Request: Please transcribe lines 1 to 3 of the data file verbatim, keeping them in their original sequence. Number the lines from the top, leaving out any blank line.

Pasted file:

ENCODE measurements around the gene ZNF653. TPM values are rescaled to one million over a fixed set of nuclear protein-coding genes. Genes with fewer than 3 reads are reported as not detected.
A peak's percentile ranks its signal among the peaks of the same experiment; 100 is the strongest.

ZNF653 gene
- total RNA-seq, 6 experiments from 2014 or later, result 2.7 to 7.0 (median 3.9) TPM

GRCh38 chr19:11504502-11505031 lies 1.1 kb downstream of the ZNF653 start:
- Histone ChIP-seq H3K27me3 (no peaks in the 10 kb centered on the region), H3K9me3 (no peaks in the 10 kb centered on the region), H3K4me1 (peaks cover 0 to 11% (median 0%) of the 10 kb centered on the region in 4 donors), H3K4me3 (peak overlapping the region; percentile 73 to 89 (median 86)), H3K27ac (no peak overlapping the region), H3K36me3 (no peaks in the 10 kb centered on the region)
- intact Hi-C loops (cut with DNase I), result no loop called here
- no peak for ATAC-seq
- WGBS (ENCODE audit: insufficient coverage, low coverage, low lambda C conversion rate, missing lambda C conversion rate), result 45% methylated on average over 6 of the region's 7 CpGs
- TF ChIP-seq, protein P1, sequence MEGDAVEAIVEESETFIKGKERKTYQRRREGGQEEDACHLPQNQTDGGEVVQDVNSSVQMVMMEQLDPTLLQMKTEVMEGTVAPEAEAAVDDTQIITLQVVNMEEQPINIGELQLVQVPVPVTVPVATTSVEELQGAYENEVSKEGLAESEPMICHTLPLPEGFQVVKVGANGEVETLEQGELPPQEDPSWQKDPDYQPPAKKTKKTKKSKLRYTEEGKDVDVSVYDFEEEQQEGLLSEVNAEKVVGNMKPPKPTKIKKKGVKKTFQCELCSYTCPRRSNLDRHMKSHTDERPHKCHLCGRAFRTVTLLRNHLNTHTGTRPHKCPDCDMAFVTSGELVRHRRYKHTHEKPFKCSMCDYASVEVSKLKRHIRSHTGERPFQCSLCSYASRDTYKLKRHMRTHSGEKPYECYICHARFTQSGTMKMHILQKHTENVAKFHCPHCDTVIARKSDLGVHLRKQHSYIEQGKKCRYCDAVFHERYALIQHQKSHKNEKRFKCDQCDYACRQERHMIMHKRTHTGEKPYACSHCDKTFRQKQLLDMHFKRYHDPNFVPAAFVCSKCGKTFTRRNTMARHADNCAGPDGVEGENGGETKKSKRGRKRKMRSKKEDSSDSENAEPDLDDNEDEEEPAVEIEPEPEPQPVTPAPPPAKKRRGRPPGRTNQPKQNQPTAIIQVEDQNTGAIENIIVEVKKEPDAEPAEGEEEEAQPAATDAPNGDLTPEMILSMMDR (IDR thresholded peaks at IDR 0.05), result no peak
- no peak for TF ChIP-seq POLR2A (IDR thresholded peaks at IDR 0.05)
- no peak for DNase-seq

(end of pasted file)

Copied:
ENCODE measurements around the gene ZNF653. TPM values are rescaled to one million over a fixed set of nuclear protein-coding genes. Genes with fewer than 3 reads are reported as not detected.
A peak's percentile ranks its signal among the peaks of the same experiment; 100 is the strongest.

ZNF653 gene